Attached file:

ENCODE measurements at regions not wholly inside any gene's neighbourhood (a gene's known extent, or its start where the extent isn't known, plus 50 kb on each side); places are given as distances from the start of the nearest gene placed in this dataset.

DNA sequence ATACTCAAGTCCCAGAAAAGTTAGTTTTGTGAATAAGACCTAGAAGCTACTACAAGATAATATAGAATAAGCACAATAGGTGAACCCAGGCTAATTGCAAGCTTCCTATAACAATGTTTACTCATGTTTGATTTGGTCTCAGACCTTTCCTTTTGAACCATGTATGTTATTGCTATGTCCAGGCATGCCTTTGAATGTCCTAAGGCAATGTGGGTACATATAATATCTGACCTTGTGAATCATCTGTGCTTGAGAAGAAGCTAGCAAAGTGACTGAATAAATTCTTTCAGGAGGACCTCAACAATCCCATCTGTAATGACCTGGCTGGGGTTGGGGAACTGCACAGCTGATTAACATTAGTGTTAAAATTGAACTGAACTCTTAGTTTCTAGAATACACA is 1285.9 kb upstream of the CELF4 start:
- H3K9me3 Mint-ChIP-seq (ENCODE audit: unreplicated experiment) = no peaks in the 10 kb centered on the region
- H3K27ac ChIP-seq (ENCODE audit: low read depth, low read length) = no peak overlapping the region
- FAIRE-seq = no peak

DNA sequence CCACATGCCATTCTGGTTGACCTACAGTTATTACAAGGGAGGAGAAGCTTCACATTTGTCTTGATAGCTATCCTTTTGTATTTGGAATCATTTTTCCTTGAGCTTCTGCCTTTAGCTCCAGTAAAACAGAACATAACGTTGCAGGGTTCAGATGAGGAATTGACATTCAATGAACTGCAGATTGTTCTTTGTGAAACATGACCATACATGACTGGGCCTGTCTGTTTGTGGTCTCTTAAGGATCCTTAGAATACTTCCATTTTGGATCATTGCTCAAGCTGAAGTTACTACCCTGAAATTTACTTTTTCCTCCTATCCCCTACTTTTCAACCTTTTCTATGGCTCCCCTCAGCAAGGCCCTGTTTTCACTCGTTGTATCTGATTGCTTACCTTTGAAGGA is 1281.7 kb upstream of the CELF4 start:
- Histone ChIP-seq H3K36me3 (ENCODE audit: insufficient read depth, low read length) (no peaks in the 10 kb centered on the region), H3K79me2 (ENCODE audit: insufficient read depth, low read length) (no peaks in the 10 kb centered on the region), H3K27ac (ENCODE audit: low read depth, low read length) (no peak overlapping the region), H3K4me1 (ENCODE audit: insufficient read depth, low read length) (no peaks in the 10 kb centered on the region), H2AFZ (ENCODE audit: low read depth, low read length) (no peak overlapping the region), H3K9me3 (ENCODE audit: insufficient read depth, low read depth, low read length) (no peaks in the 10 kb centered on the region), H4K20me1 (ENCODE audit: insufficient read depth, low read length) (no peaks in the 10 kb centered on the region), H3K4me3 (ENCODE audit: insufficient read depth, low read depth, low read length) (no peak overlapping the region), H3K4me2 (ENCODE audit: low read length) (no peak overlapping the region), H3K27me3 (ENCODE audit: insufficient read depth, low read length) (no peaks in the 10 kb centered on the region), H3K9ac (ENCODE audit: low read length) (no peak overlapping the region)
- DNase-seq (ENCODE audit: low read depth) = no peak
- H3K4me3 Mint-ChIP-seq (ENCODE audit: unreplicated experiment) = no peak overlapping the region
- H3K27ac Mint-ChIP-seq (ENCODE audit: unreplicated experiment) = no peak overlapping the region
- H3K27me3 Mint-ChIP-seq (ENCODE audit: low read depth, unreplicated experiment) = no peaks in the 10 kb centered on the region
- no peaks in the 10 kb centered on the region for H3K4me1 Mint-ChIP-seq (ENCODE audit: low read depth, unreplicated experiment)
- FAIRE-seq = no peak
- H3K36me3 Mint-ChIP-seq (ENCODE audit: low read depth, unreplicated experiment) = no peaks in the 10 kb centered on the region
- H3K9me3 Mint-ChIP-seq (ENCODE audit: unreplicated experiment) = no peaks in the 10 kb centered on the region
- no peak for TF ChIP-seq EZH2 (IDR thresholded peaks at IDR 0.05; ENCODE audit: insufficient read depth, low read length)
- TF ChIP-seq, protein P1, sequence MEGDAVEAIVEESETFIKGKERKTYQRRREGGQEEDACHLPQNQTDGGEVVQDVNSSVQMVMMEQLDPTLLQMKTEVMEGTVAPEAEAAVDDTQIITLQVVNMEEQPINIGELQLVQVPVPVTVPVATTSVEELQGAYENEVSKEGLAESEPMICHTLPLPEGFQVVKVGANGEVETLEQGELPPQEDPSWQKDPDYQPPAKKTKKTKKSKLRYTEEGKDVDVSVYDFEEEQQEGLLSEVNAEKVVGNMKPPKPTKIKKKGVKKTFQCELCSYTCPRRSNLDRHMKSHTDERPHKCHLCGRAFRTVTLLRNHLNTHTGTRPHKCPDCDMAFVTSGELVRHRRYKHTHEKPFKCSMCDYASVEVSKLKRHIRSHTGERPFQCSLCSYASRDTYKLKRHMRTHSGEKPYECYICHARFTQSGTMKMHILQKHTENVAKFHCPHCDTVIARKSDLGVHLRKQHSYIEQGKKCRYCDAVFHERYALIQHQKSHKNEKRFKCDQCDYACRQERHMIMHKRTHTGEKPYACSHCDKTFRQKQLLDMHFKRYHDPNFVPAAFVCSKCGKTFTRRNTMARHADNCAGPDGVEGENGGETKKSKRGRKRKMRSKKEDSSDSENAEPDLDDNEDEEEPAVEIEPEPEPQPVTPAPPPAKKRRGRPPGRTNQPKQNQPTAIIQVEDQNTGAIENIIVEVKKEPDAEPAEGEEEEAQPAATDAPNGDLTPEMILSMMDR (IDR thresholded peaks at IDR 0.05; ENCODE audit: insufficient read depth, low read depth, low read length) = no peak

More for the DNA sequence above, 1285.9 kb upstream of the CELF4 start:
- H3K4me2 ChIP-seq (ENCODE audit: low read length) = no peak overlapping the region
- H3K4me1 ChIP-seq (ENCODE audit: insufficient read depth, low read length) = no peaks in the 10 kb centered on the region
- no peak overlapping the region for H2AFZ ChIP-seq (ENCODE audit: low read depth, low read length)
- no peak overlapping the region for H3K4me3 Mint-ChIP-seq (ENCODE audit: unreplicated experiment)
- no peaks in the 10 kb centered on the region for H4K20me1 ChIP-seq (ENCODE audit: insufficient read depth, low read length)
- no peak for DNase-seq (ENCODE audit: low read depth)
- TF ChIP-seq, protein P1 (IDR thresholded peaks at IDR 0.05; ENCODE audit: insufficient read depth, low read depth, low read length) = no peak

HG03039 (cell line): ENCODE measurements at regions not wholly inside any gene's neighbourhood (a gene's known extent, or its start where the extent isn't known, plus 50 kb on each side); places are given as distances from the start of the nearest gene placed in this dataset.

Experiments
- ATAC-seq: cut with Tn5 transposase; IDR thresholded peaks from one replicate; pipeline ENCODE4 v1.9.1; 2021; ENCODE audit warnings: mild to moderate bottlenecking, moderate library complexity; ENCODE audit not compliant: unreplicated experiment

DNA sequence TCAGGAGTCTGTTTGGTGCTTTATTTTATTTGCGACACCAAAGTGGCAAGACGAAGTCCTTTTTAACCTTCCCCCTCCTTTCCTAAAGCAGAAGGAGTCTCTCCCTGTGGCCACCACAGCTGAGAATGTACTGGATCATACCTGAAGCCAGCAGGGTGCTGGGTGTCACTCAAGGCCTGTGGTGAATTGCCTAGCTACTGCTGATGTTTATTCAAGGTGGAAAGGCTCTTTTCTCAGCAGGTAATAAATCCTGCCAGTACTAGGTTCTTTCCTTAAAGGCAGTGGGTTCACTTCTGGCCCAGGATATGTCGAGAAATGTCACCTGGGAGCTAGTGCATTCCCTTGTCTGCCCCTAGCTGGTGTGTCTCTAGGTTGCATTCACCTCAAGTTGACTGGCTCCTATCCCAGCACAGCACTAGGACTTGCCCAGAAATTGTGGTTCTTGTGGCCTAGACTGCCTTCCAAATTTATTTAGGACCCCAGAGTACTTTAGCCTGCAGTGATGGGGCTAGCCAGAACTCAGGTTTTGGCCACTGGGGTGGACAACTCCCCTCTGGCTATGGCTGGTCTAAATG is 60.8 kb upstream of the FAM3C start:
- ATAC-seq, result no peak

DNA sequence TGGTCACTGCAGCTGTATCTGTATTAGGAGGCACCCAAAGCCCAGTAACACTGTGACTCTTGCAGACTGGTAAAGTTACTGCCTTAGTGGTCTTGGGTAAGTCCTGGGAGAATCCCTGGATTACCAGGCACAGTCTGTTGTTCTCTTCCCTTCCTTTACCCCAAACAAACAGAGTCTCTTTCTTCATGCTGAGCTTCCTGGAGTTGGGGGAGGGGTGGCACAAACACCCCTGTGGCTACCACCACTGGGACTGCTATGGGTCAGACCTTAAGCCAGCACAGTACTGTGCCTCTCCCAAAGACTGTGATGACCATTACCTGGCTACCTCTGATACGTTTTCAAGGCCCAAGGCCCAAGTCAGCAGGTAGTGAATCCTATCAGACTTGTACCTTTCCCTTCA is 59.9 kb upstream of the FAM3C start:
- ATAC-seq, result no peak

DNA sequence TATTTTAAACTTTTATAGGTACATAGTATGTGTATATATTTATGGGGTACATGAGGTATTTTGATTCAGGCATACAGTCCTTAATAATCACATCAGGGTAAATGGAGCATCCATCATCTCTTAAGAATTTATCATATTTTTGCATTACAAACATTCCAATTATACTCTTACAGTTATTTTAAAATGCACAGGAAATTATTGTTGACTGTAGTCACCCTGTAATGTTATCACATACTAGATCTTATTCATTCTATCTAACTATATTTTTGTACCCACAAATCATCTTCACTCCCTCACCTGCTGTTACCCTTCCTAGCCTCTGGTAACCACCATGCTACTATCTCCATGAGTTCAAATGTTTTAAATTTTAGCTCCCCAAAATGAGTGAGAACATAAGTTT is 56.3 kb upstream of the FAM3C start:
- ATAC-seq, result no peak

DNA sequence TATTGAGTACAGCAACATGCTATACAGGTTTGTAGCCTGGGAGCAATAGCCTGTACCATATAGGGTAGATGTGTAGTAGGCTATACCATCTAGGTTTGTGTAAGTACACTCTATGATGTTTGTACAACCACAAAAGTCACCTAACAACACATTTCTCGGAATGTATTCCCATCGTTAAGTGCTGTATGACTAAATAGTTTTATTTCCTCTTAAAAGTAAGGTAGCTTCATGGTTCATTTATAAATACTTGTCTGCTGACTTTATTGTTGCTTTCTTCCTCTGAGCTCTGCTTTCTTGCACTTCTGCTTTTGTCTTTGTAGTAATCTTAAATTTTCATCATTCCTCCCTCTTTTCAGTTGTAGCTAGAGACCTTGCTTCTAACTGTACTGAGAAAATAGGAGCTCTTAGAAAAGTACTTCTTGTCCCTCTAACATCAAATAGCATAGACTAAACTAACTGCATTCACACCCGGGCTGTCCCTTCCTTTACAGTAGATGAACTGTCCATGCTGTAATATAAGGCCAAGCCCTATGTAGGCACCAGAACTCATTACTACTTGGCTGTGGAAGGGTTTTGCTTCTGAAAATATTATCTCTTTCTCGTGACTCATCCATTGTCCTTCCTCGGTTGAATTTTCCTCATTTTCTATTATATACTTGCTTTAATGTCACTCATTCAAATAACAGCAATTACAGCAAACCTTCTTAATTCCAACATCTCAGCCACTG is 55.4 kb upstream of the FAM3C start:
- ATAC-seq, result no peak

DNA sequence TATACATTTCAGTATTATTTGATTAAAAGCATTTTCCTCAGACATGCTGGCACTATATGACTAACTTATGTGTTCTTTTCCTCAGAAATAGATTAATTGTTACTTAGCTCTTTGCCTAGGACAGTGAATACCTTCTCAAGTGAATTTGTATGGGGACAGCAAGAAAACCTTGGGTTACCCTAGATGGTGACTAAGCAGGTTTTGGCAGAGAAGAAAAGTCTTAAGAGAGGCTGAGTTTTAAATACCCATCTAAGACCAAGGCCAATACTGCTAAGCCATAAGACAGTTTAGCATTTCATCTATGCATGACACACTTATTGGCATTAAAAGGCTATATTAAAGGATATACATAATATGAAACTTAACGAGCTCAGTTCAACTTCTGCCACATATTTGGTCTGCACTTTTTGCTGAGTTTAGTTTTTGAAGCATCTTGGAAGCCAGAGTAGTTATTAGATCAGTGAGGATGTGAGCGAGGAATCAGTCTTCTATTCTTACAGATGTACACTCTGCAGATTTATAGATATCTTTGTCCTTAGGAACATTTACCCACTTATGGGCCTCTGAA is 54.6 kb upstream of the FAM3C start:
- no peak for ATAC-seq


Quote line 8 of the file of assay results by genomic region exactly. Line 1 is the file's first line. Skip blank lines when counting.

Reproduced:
- DNase-seq (ENCODE audit: low read depth) = no peak